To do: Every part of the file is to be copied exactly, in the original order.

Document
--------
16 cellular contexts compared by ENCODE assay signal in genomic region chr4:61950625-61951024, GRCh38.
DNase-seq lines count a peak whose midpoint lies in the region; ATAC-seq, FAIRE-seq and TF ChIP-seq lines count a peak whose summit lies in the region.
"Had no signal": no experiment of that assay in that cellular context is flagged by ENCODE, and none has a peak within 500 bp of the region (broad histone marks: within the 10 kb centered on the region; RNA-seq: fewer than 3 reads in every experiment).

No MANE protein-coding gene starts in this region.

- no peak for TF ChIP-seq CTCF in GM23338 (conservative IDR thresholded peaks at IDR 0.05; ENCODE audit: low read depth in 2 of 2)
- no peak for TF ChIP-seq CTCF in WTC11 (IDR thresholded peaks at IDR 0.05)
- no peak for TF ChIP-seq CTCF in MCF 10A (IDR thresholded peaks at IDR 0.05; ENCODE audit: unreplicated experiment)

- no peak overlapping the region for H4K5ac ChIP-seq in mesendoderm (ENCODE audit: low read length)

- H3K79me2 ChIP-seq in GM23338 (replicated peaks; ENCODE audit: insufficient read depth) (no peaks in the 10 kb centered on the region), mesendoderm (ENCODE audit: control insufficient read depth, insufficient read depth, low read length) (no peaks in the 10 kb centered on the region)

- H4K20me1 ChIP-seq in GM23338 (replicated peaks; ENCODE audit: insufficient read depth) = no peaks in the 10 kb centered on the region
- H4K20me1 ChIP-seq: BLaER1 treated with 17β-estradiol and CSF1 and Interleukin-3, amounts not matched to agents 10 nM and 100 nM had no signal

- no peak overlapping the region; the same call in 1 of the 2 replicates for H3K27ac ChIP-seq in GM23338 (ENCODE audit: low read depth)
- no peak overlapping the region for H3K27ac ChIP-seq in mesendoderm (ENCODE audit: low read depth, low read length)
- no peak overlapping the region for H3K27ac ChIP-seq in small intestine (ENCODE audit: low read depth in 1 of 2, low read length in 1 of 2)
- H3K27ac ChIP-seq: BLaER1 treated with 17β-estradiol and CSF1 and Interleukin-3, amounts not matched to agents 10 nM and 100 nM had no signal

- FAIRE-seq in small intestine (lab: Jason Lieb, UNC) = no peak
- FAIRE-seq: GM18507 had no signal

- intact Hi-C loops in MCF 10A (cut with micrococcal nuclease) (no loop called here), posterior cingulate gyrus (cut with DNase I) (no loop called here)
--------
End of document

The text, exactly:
16 cellular contexts compared by ENCODE assay signal in genomic region chr4:61950625-61951024, GRCh38.
DNase-seq lines count a peak whose midpoint lies in the region; ATAC-seq, FAIRE-seq and TF ChIP-seq lines count a peak whose summit lies in the region.
"Had no signal": no experiment of that assay in that cellular context is flagged by ENCODE, and none has a peak within 500 bp of the region (broad histone marks: within the 10 kb centered on the region; RNA-seq: fewer than 3 reads in every experiment).

No MANE protein-coding gene starts in this region.

- no peak for TF ChIP-seq CTCF in GM23338 (conservative IDR thresholded peaks at IDR 0.05; ENCODE audit: low read depth in 2 of 2)
- no peak for TF ChIP-seq CTCF in WTC11 (IDR thresholded peaks at IDR 0.05)
- no peak for TF ChIP-seq CTCF in MCF 10A (IDR thresholded peaks at IDR 0.05; ENCODE audit: unreplicated experiment)

- no peak overlapping the region for H4K5ac ChIP-seq in mesendoderm (ENCODE audit: low read length)

- H3K79me2 ChIP-seq in GM23338 (replicated peaks; ENCODE audit: insufficient read depth) (no peaks in the 10 kb centered on the region), mesendoderm (ENCODE audit: control insufficient read depth, insufficient read depth, low read length) (no peaks in the 10 kb centered on the region)

- H4K20me1 ChIP-seq in GM23338 (replicated peaks; ENCODE audit: insufficient read depth) = no peaks in the 10 kb centered on the region
- H4K20me1 ChIP-seq: BLaER1 treated with 17β-estradiol and CSF1 and Interleukin-3, amounts not matched to agents 10 nM and 100 nM had no signal

- no peak overlapping the region; the same call in 1 of the 2 replicates for H3K27ac ChIP-seq in GM23338 (ENCODE audit: low read depth)
- no peak overlapping the region for H3K27ac ChIP-seq in mesendoderm (ENCODE audit: low read depth, low read length)
- no peak overlapping the region for H3K27ac ChIP-seq in small intestine (ENCODE audit: low read depth in 1 of 2, low read length in 1 of 2)
- H3K27ac ChIP-seq: BLaER1 treated with 17β-estradiol and CSF1 and Interleukin-3, amounts not matched to agents 10 nM and 100 nM had no signal

- FAIRE-seq in small intestine (lab: Jason Lieb, UNC) = no peak
- FAIRE-seq: GM18507 had no signal

- intact Hi-C loops in MCF 10A (cut with micrococcal nuclease) (no loop called here), posterior cingulate gyrus (cut with DNase I) (no loop called here)